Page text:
Sometimes holiday periods can interfere with keeping up with all of the news and opinions issued about an important topic like energy. On December 20. 2010, the National Journal asked 16 experts to provide commentary on the following question Is natural gas the answer? Unfortunately for the United States, there are apparently some influential people who believe that the answer is yes. If read with a proper understanding of the institutional biases of the people who wrote them, the views are not all that surprising, but the scary thing is that some of these views are making their way into the main stream of government policy.
Here is one example quote that gives me grave concerns about the kind of irrational exuberance that often occurs just before a bubble pops:
Does natural gas represent the answer to all questions surrounding America’s energy future? As a rifle-shot reply, probably not. But the very fact that a question like that is being asked in a forum like this suggests the landscape has changed dramatically, and for the better, since the days of antiquity (circa 2007) when everyone was certain we were running out of the stuff.
Thanks to the combination of two proven technologies (hydraulic fracturing and horizontal drilling) and the application of those technologies to tight formations deep underground, those folks look pretty silly today. According to an assessment released last year by the Potential Gas Committee, the United States could have as much as 3.22 quadrillion cubic feet of natural gas potential within its borders – as much natural gas as Saudi Arabia has oil from an energy content perspective. Times two. EIA’s updated 2011 annual energy outlook paints a similar picture. Last year, the AEO suggested a future haul for shale of 347 trillion cubic feet. Twelve months later, that same report updated its shale estimates to 827 trillion cubic feet. But hey, what’s 500 trillion cubic feet among friends?
President, Consumer Energy Alliance
I recently sent an email to the Energy Information Agency asking for an explanation of the assumptions and models that they use in developing the Annual Energy Outlook. Here is an excerpt from the reply that I received from a senior energy analyst with the EIA.
Namely, the reference case in our AEO projections is essentially based on current laws, regulations, and policies. That is, our reference case projects what will happen over the next 25 years IF NOTHING CHANGES. We assume that there are no new laws made relating to energy, no new Climate Change legislation, no new carbon controls, no new environmental policies on shale gas exploitation, etc. for the next 25 years. Can you imagine a situation in which Congress makes no new laws for the next 25 years? I can’t. Here at EIA, we all know that something is likely to be done with Climate Change and carbon controls. So our reference case is not really a forecast, so to speak. Rather, it’s a projection of what the USA will look like if no new laws and policies are made.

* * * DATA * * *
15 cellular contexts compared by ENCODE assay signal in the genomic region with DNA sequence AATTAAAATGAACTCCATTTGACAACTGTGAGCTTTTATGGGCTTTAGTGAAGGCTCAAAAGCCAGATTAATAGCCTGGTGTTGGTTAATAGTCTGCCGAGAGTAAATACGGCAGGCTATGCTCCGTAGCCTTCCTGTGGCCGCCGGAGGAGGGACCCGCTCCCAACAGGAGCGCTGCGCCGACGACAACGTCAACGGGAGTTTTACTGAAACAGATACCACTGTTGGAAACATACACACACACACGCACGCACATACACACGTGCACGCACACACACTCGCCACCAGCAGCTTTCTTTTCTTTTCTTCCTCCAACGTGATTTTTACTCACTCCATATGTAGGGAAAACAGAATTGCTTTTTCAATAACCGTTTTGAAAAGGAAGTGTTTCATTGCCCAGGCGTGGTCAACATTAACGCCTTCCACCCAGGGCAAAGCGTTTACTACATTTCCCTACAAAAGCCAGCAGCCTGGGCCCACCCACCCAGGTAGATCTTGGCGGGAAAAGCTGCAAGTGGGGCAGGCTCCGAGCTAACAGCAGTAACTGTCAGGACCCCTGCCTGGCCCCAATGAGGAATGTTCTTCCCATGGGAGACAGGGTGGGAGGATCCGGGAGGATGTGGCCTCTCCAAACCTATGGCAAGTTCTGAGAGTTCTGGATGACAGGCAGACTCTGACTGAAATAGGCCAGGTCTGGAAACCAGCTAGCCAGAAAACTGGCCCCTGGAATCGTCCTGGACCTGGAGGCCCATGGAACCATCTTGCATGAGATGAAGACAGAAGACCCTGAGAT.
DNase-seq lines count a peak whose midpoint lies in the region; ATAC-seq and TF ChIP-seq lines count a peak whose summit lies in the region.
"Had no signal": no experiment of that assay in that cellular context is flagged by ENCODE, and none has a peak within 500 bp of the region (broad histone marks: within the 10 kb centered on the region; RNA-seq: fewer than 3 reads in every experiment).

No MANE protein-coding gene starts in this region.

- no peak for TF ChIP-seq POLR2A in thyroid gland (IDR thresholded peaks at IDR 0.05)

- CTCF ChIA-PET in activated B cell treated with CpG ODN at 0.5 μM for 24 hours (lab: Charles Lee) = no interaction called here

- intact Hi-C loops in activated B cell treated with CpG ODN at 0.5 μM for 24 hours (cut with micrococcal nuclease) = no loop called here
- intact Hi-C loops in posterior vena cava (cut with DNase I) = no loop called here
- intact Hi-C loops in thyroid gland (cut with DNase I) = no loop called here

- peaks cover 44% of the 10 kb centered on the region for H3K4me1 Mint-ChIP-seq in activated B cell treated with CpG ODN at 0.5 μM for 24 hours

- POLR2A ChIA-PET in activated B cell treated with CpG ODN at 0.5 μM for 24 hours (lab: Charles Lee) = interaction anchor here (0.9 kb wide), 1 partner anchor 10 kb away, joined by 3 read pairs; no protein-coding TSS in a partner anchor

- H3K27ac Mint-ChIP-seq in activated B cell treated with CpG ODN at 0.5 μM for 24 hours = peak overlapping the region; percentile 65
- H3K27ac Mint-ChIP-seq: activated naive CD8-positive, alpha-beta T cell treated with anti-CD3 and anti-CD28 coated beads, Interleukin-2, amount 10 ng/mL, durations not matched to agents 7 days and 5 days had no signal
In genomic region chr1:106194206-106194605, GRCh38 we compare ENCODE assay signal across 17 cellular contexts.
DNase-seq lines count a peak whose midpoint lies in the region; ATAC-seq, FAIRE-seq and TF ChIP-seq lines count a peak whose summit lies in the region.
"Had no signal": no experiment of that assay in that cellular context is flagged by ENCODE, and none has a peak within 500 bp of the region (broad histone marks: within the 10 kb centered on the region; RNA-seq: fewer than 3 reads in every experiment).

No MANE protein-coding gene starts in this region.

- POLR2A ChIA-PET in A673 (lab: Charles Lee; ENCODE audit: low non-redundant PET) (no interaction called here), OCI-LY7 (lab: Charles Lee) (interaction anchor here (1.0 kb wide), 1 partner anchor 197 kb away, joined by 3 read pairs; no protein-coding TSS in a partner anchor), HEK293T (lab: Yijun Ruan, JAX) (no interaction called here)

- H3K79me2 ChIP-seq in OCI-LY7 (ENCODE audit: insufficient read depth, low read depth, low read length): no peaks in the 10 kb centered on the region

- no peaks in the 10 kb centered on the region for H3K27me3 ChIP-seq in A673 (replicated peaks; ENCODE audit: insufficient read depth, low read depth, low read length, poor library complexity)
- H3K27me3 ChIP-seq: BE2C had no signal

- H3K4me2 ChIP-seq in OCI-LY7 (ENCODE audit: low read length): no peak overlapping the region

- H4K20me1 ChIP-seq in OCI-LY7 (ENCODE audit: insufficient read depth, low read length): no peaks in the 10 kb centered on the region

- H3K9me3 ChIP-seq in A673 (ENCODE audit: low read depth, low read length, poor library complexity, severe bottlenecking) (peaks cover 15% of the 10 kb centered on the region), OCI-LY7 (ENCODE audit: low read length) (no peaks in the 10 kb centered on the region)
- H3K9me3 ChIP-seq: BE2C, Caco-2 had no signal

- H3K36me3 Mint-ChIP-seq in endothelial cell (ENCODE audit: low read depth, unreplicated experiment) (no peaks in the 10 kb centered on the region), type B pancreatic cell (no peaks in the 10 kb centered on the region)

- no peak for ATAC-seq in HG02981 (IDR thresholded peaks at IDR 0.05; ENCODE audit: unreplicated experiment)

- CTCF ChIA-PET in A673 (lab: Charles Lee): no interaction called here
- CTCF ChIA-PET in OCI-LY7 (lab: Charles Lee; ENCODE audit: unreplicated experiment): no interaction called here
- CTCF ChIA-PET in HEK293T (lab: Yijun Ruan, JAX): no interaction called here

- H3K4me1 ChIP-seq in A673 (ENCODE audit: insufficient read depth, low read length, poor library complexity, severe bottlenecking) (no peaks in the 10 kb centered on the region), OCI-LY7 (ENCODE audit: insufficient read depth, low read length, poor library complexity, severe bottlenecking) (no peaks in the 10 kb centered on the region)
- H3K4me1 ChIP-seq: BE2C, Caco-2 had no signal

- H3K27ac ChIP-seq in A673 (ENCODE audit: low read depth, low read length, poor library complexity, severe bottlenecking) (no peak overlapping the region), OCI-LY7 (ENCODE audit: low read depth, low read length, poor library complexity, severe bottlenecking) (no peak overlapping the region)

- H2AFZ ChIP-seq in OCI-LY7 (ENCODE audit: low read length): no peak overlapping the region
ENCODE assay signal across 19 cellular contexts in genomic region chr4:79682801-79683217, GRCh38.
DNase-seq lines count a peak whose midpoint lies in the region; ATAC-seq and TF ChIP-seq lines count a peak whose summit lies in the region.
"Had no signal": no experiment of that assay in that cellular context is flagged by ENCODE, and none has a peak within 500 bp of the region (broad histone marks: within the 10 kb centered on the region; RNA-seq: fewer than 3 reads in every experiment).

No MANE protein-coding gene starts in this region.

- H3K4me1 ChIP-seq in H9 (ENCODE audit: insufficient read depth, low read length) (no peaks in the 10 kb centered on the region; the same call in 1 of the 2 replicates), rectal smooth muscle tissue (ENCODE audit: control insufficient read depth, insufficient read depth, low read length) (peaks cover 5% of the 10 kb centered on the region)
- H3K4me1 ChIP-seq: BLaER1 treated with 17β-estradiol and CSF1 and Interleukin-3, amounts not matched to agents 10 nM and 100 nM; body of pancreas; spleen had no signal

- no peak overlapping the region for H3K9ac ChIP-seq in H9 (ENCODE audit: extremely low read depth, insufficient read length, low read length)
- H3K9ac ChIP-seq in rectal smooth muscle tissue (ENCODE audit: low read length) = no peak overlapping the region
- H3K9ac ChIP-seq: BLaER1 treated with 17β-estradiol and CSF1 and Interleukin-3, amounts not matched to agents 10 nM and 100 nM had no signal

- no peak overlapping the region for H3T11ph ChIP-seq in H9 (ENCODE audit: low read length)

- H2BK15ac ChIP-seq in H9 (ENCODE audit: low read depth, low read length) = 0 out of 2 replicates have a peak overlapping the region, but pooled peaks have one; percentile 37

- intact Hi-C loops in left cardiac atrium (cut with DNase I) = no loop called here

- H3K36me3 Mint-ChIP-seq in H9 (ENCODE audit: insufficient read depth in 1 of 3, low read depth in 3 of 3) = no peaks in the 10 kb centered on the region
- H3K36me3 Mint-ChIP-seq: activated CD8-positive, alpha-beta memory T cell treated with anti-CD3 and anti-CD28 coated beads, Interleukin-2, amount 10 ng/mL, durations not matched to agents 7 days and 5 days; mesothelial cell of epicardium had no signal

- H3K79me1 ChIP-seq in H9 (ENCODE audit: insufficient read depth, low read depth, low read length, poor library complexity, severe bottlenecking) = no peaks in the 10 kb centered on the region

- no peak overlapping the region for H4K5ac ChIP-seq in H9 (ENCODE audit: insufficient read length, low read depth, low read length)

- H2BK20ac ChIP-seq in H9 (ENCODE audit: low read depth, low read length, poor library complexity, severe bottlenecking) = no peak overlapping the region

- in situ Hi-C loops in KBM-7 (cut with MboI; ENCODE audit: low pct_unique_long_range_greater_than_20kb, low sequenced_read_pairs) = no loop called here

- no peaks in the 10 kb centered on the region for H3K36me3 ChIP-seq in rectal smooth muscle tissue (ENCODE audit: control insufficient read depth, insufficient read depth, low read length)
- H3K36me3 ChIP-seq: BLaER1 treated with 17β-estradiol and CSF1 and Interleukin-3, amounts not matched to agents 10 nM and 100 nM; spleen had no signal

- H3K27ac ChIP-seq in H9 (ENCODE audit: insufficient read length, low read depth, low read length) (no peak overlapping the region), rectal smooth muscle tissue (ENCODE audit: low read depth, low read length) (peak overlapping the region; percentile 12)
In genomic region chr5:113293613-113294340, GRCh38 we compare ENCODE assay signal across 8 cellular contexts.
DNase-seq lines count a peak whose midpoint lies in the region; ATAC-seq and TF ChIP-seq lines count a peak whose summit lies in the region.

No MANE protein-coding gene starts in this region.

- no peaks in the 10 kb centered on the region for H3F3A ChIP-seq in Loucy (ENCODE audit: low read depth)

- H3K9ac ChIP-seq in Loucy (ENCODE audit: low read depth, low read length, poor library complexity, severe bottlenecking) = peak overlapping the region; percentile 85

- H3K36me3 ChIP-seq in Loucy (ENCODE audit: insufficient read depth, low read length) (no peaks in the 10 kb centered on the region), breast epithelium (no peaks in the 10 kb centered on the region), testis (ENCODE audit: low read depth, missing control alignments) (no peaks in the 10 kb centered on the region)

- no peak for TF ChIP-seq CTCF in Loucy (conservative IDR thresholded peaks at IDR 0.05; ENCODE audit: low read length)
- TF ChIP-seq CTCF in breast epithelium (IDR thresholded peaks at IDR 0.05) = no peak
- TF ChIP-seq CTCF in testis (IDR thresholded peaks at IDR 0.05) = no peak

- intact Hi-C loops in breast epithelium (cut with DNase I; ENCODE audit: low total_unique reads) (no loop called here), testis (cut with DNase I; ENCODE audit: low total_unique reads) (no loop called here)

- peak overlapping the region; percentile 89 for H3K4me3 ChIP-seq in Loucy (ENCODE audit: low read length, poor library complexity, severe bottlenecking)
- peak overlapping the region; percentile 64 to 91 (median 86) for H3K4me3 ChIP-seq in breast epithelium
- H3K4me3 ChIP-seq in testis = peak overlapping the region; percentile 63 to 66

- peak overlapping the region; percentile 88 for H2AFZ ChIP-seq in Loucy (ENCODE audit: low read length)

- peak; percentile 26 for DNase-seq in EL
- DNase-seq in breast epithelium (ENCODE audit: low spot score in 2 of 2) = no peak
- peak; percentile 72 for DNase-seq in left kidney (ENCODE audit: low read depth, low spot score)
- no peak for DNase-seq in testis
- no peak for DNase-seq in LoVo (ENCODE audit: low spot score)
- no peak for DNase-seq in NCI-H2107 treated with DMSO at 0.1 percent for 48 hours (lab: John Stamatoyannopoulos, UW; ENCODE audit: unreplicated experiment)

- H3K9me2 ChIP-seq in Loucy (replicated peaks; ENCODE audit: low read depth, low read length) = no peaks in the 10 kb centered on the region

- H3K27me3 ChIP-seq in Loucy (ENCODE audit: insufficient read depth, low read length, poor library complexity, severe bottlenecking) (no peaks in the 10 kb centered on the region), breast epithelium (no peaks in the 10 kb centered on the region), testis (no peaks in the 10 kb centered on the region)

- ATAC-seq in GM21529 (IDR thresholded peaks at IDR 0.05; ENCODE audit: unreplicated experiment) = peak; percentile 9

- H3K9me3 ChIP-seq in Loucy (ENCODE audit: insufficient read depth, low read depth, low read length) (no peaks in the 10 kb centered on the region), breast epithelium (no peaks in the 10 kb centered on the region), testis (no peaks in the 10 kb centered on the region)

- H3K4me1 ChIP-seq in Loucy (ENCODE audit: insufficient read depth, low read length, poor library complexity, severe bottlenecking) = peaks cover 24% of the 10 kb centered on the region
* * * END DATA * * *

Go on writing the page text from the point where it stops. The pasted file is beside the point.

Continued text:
In other words, if you think that 3.22 quadrillion cubic feet is an incomprehensibly large number, you should understand a couple of things. First of all, annual US consumption of natural gas is already running at about 0.023 quadrillion (23 trillion) cubic feet per year. Even if all of the 3.22 quadrillion cubic feet that makes David Holt so giddy were accessible and even if we did NOT increase our rate of consumption, that resource would last only 140 years. What might happen if utilities decide that doubling their gas consumption is the right way to keep the lights on with increased restrictions on coal combustion? What will happen as that 140 years of resources shrinks rapidly with increasing annual consumption? Unrealistic romantics dream of a future powered just by the wind, water, and sun, but no one anywhere has figured out how to make any of those sources perform on command.
As the EIA analyst points out, the 140 year shale gas resource is accessible ONLY if there are NO additional restrictions put on hydraulic fracturing – I find that difficult to imagine given the very real negative impacts that the continuous drilling requires.
In a contrasting story, a group of Chinese scientists and engineers working at number 404 factory in the Gobi Desert announced on Monday, January 3, 2010 that they had proven to themselves that they had mastered used nuclear fuel recycling technology. By investing in continued development of that technology, they expect that they will be able to extract 60 times as much energy out of every kilogram of uranium as they do today.
That announcement was not about some kind of miraculous scientific breakthrough; it was about learning how to do something that many others have known how to do for several decades. The big difference is that the Chinese fully intend to use and improve their techniques to make what some observers have called a 50-70 year supply of uranium last as long as 3000-4200 years. That is an achievement that comes very close to qualifying as a response to a follow to the question that the National Journal asked.
If the answer to the National Journal’s question “Is natural gas the answer?” is a resounding No – as it is for me – then the next question that should follow is “Then what is?” My response is that the answer is uranium and thorium, which produce massive quantities of controllable heat that can be used for human needs and wants. The already discovered resource will last for thousands of years (not barely 100) and it will provide that energy without any emissions (not half as many units of CO2 per unit of heat as coal or oil.)